The primary role of the Reserve Force is to augment, sustain, and support the 22,800 current members of the Regular Force. Not all Reservists are employed or in school full-time outside the CA; in fact, many Reservists serve full-time in the CAF on employment contracts, as does Lt(N) Bresolin. “Being in the Reserve allows people like me to try different jobs in the public service and the civilian world and then bring this knowledge and experience back to the Forces,” he said.

Members of the Reserve Force are not required to go on a deployment; however, they have the option to volunteer for paid deployments if they would like to take part in overseas operations and if there is a need for their skills.

Lt(N) Bresolin notes that many Reservists would jump at the chance to deploy overseas for both patriotic and other reasons, such as experience or higher pay. “Everyone has a different story and different desires for their career,” he said.

In recent years, Reservists have contributed substantially to Canada's international and domestic operations. Since the year 2000, more than 4,000 Primary Reservists from all branches of the CAF have been deployed in operations in Afghanistan, Haiti, Nepal and elsewhere.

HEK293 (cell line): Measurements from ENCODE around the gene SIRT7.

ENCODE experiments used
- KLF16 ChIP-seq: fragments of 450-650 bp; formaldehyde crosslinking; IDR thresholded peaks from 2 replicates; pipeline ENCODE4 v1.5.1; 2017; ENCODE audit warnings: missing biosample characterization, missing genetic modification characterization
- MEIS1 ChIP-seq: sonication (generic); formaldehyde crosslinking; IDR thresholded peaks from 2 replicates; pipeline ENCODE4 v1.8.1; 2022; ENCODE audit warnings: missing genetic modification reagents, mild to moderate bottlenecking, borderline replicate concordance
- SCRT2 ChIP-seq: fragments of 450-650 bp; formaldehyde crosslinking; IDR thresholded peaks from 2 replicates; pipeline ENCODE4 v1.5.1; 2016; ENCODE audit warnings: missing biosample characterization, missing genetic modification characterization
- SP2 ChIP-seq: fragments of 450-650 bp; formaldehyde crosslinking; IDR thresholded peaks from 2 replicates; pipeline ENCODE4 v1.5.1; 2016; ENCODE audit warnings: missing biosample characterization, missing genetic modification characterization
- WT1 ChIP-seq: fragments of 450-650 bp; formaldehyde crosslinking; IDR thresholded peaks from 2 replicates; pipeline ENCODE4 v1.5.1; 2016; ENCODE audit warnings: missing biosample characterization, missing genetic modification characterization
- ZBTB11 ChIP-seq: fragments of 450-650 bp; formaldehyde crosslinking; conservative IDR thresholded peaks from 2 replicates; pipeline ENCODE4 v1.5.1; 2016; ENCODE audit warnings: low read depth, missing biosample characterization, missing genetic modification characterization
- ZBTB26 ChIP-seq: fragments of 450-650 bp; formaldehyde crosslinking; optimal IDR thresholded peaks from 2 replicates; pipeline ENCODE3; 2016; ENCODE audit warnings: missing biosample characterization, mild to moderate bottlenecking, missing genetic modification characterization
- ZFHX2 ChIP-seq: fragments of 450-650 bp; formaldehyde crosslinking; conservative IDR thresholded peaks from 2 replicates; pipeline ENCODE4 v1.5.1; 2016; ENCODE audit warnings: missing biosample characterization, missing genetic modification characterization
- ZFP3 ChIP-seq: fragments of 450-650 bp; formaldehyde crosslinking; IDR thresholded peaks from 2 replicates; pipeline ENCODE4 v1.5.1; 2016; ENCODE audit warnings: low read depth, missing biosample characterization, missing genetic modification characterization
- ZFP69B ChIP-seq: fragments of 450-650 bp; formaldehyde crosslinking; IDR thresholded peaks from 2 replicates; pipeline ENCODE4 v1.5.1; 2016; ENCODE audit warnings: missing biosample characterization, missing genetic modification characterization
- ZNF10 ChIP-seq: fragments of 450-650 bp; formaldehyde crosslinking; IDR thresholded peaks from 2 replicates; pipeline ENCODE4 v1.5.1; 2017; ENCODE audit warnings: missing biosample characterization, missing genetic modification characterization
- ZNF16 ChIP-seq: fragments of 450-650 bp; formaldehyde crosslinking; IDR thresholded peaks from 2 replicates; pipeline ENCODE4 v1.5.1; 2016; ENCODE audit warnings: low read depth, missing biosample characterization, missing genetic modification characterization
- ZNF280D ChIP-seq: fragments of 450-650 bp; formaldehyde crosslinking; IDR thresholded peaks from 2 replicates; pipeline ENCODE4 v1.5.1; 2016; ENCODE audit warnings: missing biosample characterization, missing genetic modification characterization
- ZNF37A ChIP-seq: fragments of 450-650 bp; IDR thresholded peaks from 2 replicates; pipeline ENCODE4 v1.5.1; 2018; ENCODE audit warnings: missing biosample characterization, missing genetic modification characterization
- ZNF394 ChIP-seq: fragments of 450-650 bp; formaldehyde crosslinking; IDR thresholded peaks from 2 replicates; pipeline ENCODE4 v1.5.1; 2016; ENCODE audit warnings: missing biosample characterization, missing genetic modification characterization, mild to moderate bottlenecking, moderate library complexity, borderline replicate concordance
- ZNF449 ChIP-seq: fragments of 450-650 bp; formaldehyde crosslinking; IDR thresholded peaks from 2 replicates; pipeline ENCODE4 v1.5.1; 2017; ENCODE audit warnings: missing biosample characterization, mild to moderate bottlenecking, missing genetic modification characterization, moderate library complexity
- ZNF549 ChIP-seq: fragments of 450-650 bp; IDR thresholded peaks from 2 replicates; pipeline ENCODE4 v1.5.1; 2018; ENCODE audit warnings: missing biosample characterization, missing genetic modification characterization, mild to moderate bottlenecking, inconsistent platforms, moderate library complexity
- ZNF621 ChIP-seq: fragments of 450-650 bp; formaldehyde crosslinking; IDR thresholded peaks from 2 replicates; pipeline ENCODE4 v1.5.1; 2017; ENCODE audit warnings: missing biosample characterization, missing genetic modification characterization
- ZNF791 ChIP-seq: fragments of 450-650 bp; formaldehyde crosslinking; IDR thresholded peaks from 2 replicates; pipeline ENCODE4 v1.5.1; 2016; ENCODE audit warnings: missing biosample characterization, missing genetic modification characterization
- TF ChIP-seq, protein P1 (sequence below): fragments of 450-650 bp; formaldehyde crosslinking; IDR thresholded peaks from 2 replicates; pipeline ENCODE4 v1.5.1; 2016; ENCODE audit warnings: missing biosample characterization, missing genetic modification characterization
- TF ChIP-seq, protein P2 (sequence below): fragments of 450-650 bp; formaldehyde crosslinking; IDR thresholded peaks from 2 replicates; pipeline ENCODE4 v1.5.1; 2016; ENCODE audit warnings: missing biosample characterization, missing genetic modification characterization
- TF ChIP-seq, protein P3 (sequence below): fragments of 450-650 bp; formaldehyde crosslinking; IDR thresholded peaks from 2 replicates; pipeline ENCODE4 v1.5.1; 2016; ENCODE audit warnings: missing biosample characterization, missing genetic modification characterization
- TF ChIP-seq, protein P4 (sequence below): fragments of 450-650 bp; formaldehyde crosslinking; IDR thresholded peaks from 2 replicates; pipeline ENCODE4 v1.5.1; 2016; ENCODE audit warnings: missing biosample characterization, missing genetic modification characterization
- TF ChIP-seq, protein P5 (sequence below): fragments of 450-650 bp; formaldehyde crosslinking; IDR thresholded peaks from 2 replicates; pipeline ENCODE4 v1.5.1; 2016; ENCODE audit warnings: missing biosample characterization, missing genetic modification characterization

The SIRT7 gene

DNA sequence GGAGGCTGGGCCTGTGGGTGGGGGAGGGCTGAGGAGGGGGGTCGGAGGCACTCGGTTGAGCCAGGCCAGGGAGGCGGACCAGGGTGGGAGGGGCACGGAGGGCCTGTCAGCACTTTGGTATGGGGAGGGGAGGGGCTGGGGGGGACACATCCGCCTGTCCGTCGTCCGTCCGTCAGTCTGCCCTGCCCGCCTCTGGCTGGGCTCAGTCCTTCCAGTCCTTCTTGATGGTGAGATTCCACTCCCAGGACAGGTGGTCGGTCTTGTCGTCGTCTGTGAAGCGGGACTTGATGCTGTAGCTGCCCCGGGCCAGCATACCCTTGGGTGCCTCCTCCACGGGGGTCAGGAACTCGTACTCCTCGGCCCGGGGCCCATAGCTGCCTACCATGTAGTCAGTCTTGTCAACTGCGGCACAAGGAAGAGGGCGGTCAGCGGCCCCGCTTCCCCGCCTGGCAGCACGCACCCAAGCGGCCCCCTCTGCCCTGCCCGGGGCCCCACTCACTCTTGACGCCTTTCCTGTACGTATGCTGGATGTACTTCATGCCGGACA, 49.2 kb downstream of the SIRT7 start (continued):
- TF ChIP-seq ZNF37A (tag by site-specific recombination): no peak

In Canada, they have supported the 2010 Winter Olympics in Vancouver; assisted with flood relief efforts in Quebec, Manitoba and Alberta; participated in recovery efforts following ice storms in eastern Canada; fought forest fires in western Canada; and assisted with hurricane relief efforts in Newfoundland and Labrador.

Another important role of the Reserve Force is to serve as a link between the CAF and the Canadian public. They are a force for national unity and a visible reminder to their local communities of the work of the Department of National Defence and the services it provides. Reservists often help at or participate in cultural events, parades, festivals and other public events in their own and neighbouring communities across Canada.

While walking in uniform next to an elementary school on my way to a Remembrance Day parade,” recalled MCpl Pichette, “some children ran towards me to say hello. It gave me a sense of pride and I hoped I would inspire others the same way other women from Le Régiment de Hull have inspired me.

By Lynn Capuano and Sergeant Marc-André Clément, Army Public Affairs

Date modified: